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Emphysema lung disease

Introduction to Emphysema Lung Disease

The lungs are a pair of organs in the chest that are first and foremost responsible for the exchange of oxygen and carbon dioxide between the air a person breathes and the blood.

Emphysema is a long-term, progressive disease of the lungs (it is a type of chronic obstructive pulmonary disease). It occurs when the air sacs at the ends of the bronchioles are gradually destroyed.

In emphysema, the bronchi and bronchioles get inflamed and are therefore constantly swollen and clogged. This then causes the alveoli to swell. These delicate air sacs burst and merge together. Damage to the alveoli makes it difficult for the transfer of oxygen and carbon dioxide. 

If left untreated, this condition can cause other, serious complications (such as pneumonia, heart disease, and hypertension, etc.) , and may cause a person to need to be put on a breathing machine until the infection has cleared.

The most common causes of this condition include: smoking (this is the single most common cause of emphysema; there are four thousand chemicals in tobacco smoke, which slowly destroy the small peripheral airways, the elastic air sacs and their supporting elastic fiber), and protein deficiency (of the AAt protein; however, this only happens in 2 per cent of all cases of emphysema).


The symptoms of emphysema usually start off as being mild, and then get worse as the disease has progressed. The most common symptoms of this condition include: shortness of breath, fatigue, wheezing, loss of appetite, chest tightness, chronic cough, weight loss, etc. The affected person may also have a reduced capacity for doing any physical activity. This is the result of the lack of oxygen.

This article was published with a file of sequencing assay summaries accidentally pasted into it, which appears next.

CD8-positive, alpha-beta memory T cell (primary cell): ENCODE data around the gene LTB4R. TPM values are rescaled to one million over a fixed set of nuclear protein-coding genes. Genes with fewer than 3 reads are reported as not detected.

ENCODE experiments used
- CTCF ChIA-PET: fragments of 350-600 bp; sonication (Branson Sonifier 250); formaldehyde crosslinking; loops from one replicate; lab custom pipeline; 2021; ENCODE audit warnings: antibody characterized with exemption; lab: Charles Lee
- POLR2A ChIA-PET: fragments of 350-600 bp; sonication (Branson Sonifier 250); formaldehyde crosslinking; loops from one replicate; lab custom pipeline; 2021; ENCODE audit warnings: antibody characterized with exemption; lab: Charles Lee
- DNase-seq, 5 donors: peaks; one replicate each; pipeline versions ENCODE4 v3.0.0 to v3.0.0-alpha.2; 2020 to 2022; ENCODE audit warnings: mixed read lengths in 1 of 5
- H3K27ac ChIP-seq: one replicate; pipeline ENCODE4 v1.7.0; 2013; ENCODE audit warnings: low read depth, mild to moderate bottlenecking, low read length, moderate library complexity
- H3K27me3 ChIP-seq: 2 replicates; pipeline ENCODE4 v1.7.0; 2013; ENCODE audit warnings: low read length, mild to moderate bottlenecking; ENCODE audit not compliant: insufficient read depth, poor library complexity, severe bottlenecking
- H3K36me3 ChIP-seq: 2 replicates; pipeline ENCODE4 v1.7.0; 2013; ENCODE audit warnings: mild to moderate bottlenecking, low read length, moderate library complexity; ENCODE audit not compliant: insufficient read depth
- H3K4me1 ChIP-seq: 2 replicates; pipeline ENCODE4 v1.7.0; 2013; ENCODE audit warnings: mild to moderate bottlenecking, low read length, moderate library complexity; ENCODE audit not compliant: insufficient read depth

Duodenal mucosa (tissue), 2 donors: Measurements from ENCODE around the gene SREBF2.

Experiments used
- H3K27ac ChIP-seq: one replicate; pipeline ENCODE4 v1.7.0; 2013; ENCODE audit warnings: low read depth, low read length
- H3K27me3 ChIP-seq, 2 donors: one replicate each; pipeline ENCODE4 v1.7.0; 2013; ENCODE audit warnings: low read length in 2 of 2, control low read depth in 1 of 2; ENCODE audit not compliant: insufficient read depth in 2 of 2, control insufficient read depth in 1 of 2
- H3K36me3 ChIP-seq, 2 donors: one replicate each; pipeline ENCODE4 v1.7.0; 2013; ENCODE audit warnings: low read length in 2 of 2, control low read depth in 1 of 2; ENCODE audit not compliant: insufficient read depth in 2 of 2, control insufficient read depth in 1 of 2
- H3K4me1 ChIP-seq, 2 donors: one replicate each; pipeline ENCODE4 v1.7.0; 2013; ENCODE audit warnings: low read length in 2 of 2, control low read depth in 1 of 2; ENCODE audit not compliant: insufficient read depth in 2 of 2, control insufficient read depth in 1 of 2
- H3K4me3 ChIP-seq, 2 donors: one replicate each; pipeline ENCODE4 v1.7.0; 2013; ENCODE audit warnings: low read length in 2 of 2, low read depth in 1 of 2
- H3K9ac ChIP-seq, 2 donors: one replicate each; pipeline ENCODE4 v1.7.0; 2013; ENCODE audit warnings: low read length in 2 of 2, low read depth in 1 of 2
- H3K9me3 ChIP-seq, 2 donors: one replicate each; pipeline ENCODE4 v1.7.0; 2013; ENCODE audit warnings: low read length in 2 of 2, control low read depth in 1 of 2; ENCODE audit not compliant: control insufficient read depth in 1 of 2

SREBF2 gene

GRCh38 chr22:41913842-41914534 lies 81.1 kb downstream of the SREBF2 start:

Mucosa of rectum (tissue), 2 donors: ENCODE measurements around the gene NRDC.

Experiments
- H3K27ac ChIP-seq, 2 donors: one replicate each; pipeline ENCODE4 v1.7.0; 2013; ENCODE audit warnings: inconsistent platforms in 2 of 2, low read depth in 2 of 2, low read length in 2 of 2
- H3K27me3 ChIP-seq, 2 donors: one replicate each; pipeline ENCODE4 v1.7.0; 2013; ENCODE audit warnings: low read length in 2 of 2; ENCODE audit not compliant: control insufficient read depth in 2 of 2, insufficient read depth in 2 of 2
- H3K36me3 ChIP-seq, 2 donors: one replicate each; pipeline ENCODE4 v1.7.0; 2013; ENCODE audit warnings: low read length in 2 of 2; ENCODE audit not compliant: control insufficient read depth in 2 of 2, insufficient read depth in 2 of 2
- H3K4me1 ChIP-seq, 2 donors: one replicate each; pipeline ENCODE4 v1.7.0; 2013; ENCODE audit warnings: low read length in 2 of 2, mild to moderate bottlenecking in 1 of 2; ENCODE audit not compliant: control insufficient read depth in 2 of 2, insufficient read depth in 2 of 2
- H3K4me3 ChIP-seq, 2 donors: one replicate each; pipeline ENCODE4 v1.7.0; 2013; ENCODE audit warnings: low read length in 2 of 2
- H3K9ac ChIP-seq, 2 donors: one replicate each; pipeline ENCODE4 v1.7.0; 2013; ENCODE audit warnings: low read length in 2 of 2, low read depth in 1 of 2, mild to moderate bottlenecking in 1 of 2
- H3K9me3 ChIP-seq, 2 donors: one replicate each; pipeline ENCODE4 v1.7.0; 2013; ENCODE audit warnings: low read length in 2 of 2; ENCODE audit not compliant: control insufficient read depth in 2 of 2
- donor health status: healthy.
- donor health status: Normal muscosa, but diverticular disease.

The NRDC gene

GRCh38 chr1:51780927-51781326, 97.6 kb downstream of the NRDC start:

It is very important that a person consult a doctor as soon as they have noticed the first signs of this disease. The doctor will then prescribe the best course of treatment.


A doctor can diagnose emphysema from a physical exam, symptoms, and a chest x-ray, which may show such signs as over-inflation of the lungs and other changes. A lung function test can then detect reduced ability to exhale fully. Blood tests can measure the concentrations of oxygen and carbon dioxide in the blood.

Firstly, if the disease is the result of smoking, the doctor will demand that the person immediately stop smoking, in order not to worsen their condition. Then, the treatment will be focused on making the patient feel better and slow the advancement of emphysema. Measures can be taken to control the disease and its symptoms.This can be done in various ways, by prescription medicine, surgery, and pulmonary rehabilitation program.

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